Wednesday, August 18, 2021

Six Questions for Celia Lisset Alvarez, Editor, Prospectus: A Literary Offering

NOTE: The editor is particularly interested in works submitted by the end of the current submission period on August 31, 2021.

Prospectus publishes poetry to 44 lines, short fiction (2,500 to 3,000

words). art/photography, and reviews by unpublished or

little-published authors/artists. “By ‘published’ we mean

traditionally published, self-published, or published anywhere on the

internet, including personal blogs and social media. If your work has

been published in any of these forms, we do not want it.” Read the

complete guidelines here.

SQF: How did you become involved with this publication?

Celia Lisset Alvarez: Prospectus is the dream of my old friend, Steve Stern, a lifelong poetry aficionado. He founded it in 2012 to promote the work of new poets, and asked me to be editor. At the time, however, I was teaching at a university, and did not have the time to do so. Moreover, neither did Steve, who had not retired yet. Despite the success of the first issue, which was originally a black-and-white, saddle-stapled affair, a second issue did not come out until three years after. At that time, Steve incorporated some very short fiction and artwork. And that was that. For five years, Prospectus lay dormant. In that interval, Steve retired and I became a stay-at-home mom. When he offered to resurrect the journal in 2020, I had the time to work as its editor. But I also had a big vision about what Prospectus could become: I didn't want a few short fiction pieces, I wanted at least 2-3 full-length short stories per issue. I didn't want black and white artwork--I wanted to go full color. And, I wanted to incorporate a few short reviews, all still supporting the beginning writer and artist. To my great delight, Steve was on board, and so the new, improved Prospectus launched in December of 2020: a full-color, 80-page issue.

SQF: What are the top three things you look for in a submission and why?

CLA: I would start with clarity. Perhaps it's just personal preference, but I like both poetry and prose (and art, too, for that matter) to be accessible. Some people, especially poets, cringe at that word. But "accessible" does not mean "simple." Look at Billy Collins. His work is extremely accessible, yet also extremely complex in its representation of life. Work that is intentionally obtuse or that uses florid language is not appealing to me. I'm a big fan of the Hemingway style--direct, to the point, lean. Don't send us your luminescent illuminations. Send us your bright lights.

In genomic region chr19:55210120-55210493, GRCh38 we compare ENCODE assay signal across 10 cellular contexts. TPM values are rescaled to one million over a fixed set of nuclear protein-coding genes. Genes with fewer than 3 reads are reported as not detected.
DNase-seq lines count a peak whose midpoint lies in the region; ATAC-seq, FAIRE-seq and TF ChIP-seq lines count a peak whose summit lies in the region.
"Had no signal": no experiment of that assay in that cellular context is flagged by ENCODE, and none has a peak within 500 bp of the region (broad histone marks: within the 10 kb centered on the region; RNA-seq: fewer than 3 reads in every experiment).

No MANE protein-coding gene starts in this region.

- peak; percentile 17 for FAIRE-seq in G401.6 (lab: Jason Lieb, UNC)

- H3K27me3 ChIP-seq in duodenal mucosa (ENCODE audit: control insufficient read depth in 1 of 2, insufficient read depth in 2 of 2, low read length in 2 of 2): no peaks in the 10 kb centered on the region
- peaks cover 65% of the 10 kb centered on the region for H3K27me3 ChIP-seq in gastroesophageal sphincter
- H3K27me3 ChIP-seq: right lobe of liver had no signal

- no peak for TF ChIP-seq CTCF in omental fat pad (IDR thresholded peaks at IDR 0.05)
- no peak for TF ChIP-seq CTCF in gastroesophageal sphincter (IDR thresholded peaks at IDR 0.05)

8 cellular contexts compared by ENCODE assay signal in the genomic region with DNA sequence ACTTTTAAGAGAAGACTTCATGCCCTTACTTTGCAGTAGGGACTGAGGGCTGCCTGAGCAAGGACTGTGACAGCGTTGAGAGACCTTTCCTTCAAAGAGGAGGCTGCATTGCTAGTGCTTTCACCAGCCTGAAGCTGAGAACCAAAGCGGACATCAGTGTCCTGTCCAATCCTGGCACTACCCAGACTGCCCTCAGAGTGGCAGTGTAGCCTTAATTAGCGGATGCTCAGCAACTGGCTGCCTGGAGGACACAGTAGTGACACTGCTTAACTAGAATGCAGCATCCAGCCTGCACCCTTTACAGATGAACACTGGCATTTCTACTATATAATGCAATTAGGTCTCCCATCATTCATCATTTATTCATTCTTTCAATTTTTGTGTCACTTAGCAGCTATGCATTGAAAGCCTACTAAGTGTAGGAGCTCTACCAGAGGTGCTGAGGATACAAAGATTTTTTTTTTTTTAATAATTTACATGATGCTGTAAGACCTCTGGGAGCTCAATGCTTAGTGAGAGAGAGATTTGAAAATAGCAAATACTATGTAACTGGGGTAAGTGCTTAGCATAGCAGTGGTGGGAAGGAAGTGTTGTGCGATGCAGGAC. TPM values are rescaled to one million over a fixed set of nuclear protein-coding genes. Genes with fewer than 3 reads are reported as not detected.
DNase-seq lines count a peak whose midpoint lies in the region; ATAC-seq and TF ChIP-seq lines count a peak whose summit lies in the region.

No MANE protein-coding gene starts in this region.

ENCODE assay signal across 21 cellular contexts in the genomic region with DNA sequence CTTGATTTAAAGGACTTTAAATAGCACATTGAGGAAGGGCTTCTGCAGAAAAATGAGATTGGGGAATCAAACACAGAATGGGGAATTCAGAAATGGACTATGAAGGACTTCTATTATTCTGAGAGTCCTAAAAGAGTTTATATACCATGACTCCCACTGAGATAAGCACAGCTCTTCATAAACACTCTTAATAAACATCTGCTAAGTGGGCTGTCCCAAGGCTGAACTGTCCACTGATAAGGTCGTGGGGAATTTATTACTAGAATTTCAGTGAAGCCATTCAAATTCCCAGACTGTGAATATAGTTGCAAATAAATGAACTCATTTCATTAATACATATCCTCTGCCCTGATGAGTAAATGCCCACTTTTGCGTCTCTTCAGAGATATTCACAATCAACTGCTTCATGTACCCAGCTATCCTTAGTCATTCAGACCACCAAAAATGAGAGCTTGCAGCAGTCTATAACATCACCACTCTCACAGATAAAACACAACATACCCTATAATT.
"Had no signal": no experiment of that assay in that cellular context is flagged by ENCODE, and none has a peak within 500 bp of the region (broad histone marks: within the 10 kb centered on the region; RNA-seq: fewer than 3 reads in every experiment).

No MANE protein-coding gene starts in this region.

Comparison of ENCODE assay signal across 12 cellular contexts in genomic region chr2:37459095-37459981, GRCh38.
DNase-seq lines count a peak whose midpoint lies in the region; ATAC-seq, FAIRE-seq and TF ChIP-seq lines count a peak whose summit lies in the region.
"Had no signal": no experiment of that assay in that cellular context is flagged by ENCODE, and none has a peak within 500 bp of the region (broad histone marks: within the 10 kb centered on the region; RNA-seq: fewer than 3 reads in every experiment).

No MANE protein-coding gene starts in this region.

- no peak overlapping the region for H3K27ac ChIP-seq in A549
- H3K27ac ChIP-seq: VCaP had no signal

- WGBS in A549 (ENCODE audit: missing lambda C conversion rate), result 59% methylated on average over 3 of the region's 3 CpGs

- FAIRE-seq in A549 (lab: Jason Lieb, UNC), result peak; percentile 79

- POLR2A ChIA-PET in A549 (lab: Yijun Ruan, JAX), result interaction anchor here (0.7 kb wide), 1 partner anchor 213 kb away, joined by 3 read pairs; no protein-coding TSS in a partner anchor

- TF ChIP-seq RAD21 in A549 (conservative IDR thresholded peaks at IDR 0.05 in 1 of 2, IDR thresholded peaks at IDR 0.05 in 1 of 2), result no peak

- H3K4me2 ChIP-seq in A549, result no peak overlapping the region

Second: Structure. Your work must show a consciousness of structure to catch our eye. In poetry, that means line and stanza breaks (or lack thereof) that add sound and meaning to the words. Blank space is just as important as words. In fiction, we prefer an old-fashioned story arc. I can't begin to tell you how many stories have me sitting at the edge of my seat, only to disappoint me with an abrupt ending that leaves the whole of the story untouched. A good story must have unity, and that begins with a clear sense of "the point" of the story, its central conflict. This must be resolved satisfactorily at the end for us to accept a story, even if its writing, characterization, and other elements are excellent.

Finally: freshness. If I get one more poem about the ocean and the sun and the stars all exploding and you being part of that creation . . . . We already have Walt Whitman, thank you. Love poetry must be very specific to be engaging. It must be bare of abstractions. Send us poetry about fixing your kitchen sink, cutting a tomato, or changing a diaper. Concrete, symbolic actions. In terms of short stories, our biggest problem is how few people can distinguish between genre fiction and literary fiction. I admit it's a fine line, but your werewolf, for example, doesn't have to just be a werewolf. It can be a metaphor for becoming a woman (see the excellent film, Ginger Snaps). Depth is the key; the genre writer is concerned with entertaining the reader, whereas the literary writer wants the reader to think more than to feel. Like I said, it's a fine line, but you know it when you see it. Therein lies the freshness of a story: it's not the same old coming-of-age, or the lover betrayed, etc. From the very first paragraph, it's like nothing we've ever read before.